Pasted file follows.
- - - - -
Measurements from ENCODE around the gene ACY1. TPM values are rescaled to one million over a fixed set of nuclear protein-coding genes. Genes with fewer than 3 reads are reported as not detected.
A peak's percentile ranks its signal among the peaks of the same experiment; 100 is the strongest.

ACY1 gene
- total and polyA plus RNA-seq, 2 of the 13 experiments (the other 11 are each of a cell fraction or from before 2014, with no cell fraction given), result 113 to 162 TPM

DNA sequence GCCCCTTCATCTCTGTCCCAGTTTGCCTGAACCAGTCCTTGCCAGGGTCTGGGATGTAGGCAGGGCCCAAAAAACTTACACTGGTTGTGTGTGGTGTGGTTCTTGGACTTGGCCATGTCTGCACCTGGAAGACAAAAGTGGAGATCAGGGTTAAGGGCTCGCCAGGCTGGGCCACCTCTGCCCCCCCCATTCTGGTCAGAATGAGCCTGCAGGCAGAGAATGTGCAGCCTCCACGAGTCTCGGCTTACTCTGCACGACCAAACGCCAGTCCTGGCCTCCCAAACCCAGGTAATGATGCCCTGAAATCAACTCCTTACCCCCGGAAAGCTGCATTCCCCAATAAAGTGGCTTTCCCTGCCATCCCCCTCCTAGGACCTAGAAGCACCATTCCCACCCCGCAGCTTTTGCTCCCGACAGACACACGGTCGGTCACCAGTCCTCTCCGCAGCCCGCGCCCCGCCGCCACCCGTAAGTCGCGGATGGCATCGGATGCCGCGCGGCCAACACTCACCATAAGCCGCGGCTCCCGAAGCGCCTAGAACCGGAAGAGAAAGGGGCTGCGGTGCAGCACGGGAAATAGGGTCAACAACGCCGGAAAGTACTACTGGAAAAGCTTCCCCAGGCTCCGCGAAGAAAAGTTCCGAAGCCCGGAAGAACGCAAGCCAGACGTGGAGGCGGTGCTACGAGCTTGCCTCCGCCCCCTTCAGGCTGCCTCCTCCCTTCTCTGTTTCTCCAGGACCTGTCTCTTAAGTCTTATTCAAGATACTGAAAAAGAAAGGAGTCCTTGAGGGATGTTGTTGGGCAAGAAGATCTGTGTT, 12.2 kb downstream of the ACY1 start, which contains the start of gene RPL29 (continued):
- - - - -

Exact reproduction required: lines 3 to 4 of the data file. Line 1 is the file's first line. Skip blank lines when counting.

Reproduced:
ACY1 gene
- total and polyA plus RNA-seq, 2 of the 13 experiments (the other 11 are each of a cell fraction or from before 2014, with no cell fraction given), result 113 to 162 TPM